Giving Pets as Gifts: Consider the Choice Carefully

When the holiday season is upon us and the flurry of shopping takes over, we might be tempted to get a pet for someone on our list.

Pets can bring joy and companionship into someone’s life, but they are also a responsibility. They require time, energy, and money in order to be cared for properly.

It is important to remember that the main reason animals are abandoned or taken to shelters is because they are unwanted.

Consider the following before giving a pet as a gift

 
 
  • Does the person want a pet?
  • Can the person afford a pet? Ongoing expenses for a pet include: food, bedding, litter, leash, toys, licenses, grooming, regular and emergency veterinary care, and, possibly, pet insurance. The ASPCA estimates the annual cost for these items at $580 per year for a small dog, $875 per year for a large dog, and $670 per year for a cat. Of that amount, annual veterinary expenses can range from about $190 for a cat to $350 for a dog.
  • Does the person have room for a pet? If you are thinking about giving a dog, does the recipient have a fenced yard?
  • Does the person have time to properly train and care for a pet?
  • Is the person allergic to animals?
  • Is the recipient allowed to have a pet in their home? Will they have to pay a pet deposit?
  • Will the person have to make a drastic lifestyle change to accommodate the pet?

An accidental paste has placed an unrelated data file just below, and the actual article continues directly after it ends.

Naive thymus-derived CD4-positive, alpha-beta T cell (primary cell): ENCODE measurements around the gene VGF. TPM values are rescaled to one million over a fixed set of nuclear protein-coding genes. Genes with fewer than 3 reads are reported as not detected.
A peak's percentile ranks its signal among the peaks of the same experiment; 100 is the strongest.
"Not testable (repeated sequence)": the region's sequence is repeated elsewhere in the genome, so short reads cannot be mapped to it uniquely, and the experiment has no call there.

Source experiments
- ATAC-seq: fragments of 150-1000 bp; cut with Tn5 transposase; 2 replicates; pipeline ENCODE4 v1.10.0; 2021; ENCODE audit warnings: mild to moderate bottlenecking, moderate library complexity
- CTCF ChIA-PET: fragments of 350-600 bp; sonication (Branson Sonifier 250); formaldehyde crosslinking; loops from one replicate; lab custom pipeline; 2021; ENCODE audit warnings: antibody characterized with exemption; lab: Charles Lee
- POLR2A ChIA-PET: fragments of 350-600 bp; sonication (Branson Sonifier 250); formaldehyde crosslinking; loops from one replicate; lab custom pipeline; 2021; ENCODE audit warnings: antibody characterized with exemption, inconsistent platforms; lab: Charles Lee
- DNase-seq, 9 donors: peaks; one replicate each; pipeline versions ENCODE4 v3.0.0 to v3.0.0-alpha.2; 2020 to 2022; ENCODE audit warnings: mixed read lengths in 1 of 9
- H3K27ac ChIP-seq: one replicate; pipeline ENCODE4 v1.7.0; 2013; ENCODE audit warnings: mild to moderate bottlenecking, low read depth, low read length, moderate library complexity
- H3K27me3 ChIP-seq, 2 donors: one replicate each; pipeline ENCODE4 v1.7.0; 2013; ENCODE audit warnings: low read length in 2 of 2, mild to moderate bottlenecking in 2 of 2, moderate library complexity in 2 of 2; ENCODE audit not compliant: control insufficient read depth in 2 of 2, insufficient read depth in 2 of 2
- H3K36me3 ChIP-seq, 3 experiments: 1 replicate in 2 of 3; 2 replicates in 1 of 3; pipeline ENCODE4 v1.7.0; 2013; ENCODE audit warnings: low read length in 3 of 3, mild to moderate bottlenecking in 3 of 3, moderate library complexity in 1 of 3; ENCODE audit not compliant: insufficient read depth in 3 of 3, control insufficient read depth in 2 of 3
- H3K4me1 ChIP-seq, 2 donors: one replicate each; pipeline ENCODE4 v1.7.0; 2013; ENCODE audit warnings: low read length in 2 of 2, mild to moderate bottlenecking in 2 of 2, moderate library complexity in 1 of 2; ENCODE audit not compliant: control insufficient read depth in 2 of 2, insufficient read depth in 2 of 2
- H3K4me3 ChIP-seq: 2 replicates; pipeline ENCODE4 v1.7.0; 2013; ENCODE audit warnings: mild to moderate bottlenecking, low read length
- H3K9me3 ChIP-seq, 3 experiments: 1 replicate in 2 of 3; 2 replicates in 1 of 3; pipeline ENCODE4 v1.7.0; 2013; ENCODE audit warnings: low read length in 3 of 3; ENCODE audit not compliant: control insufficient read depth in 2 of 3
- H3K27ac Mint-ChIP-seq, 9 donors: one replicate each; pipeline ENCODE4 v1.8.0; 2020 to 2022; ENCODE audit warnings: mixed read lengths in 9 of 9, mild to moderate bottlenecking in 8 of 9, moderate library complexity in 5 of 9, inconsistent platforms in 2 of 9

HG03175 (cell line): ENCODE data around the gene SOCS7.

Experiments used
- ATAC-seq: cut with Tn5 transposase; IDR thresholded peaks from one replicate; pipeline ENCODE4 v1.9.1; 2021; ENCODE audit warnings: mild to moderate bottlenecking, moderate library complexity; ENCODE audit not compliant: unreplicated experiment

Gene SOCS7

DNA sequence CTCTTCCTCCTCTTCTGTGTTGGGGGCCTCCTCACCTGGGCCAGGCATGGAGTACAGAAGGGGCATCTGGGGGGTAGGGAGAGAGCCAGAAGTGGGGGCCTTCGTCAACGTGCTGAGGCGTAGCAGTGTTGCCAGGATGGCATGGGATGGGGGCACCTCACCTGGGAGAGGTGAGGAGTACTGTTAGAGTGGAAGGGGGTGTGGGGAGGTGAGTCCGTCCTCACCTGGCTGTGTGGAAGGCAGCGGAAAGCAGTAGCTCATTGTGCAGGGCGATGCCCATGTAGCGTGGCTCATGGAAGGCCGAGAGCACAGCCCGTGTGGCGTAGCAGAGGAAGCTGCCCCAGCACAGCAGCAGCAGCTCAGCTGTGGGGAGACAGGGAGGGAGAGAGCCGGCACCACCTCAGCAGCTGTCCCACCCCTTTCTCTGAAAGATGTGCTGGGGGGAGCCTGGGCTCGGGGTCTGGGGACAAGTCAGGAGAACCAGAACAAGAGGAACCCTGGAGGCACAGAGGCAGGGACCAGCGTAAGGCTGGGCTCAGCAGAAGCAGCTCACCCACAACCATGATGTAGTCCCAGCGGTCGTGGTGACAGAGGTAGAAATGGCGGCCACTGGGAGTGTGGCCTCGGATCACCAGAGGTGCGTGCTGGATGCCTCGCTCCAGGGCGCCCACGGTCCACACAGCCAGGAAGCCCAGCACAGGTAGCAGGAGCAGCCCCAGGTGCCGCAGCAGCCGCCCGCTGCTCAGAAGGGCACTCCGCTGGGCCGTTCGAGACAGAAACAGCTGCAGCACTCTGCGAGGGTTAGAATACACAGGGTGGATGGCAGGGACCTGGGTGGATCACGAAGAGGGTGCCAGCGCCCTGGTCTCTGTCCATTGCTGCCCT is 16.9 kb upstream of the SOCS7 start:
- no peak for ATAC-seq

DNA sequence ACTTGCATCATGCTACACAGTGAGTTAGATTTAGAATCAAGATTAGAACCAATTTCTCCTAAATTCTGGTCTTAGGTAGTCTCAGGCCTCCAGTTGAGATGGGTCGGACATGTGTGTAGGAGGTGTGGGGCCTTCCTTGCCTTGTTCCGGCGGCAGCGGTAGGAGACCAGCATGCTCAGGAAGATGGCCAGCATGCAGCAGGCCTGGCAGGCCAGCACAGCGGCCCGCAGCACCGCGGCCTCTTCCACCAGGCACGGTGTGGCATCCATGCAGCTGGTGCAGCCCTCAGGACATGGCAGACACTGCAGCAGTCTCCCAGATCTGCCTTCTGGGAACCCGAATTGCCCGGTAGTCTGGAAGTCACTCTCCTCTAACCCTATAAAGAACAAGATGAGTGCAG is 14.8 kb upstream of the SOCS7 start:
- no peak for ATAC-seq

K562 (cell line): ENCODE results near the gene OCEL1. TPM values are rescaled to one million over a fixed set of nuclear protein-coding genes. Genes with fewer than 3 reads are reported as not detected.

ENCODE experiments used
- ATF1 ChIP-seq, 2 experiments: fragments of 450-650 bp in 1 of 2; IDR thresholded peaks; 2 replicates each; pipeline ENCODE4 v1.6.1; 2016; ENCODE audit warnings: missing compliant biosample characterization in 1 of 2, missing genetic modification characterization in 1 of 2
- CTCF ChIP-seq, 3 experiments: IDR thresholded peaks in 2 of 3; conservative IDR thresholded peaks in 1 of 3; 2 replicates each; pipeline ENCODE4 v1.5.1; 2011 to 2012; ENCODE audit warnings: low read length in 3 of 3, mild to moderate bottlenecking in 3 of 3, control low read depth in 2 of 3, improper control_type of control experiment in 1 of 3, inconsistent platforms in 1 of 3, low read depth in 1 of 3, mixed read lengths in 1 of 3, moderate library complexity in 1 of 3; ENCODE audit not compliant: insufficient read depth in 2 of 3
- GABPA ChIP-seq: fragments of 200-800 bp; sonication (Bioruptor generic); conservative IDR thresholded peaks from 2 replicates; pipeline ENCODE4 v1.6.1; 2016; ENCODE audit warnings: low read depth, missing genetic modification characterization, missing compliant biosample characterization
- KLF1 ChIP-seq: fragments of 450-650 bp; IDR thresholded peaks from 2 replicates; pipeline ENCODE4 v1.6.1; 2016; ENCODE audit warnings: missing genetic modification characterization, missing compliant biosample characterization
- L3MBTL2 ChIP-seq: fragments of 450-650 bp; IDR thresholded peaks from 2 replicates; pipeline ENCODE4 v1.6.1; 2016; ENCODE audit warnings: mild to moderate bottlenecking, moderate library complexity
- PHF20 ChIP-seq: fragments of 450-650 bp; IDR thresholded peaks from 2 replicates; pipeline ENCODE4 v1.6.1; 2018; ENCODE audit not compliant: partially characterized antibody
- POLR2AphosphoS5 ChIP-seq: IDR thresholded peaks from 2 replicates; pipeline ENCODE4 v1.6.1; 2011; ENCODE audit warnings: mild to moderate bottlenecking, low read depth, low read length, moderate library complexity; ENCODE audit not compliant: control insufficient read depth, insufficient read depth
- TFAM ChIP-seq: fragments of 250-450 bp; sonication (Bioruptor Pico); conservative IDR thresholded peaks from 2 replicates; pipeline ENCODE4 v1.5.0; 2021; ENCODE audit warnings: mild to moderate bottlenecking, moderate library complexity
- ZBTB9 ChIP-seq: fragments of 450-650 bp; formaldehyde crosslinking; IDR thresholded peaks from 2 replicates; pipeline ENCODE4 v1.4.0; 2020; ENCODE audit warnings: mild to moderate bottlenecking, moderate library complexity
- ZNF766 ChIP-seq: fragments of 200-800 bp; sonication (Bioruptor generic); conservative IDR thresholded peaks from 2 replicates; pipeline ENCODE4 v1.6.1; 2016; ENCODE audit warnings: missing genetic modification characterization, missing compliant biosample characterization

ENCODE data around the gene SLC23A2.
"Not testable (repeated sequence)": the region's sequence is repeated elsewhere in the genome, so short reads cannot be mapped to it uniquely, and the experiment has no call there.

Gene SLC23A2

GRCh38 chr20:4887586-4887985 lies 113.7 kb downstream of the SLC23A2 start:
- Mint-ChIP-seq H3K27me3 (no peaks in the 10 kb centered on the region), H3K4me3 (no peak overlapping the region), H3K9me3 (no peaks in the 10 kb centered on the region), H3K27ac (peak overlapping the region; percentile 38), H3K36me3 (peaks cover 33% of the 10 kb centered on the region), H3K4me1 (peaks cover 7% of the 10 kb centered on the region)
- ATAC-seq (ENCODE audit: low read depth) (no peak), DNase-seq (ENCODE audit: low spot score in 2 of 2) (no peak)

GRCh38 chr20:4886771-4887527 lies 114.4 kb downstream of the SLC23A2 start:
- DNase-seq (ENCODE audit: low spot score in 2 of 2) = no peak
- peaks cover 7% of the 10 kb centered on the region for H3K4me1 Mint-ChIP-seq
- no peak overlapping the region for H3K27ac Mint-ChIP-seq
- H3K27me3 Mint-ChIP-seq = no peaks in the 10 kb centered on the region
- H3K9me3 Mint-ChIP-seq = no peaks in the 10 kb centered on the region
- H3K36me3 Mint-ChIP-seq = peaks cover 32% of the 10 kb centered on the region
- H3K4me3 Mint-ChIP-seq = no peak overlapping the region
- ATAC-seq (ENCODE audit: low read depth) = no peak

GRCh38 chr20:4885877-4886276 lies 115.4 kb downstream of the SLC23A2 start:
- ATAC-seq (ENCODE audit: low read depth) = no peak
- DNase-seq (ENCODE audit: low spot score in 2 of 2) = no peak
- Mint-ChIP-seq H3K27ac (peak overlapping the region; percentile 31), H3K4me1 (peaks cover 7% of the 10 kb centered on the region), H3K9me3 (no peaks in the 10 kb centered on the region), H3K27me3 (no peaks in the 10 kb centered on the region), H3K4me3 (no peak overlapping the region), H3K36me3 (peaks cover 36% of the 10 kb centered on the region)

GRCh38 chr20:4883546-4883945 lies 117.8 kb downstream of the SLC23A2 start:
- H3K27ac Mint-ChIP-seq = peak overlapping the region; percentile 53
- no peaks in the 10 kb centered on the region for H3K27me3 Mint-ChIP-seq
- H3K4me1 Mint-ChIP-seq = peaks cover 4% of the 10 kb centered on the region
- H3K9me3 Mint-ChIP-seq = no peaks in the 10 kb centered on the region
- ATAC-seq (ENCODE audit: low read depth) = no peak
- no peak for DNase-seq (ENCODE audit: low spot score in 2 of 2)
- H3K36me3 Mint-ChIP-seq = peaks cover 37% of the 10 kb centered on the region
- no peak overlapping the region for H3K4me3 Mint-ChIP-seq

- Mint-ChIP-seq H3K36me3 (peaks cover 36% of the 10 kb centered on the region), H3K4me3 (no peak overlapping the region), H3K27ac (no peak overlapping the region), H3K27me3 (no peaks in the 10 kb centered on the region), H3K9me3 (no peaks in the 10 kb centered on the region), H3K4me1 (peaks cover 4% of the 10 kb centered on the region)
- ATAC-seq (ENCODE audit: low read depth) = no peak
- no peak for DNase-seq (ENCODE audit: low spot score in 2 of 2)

• Does the recipient have the time to properly care for a pet? Average time required for minimum daily care can range from 30 to 60 minutes for a cat to 1 hour or more for a dog.
  • Are they ready to care for a new pet during the cold, wet winter months? During cold weather, puppies and kittens should not be left outside for extended periods and should not sleep outside. Pets who live primarily outside require proper care and shelter from the elements.

The best home for a pet is a home for life


 

If, after giving much thought to these questions, you still think a pet would make a good fit, consider doing some research to find out which animal might make the best pet for that person.

Also, consider waiting until after the holiday rush so that you can take the person with you to pick out the pet. Your recipient will get the pet he or she wants, and the animal will go home to a much more welcome and calm environment. 

Talk with your veterinarian if you have any questions about getting someone you know a pet as a holiday gift.

Published: December 9, 2009;    Updated: December 5, 2012

Filed Under: Animal Care Health Basics, Seasonal Issues

Author: Oregon Veterinary Medical Association

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